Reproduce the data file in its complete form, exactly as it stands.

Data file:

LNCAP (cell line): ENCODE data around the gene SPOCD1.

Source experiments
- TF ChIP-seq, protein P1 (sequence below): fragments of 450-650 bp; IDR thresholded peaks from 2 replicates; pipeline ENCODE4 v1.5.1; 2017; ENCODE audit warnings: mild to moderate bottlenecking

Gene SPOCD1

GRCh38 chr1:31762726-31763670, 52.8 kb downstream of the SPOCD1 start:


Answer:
LNCAP (cell line): ENCODE data around the gene SPOCD1.

Source experiments
- TF ChIP-seq, protein P1 (sequence below): fragments of 450-650 bp; IDR thresholded peaks from 2 replicates; pipeline ENCODE4 v1.5.1; 2017; ENCODE audit warnings: mild to moderate bottlenecking

Gene SPOCD1

GRCh38 chr1:31762726-31763670, 52.8 kb downstream of the SPOCD1 start: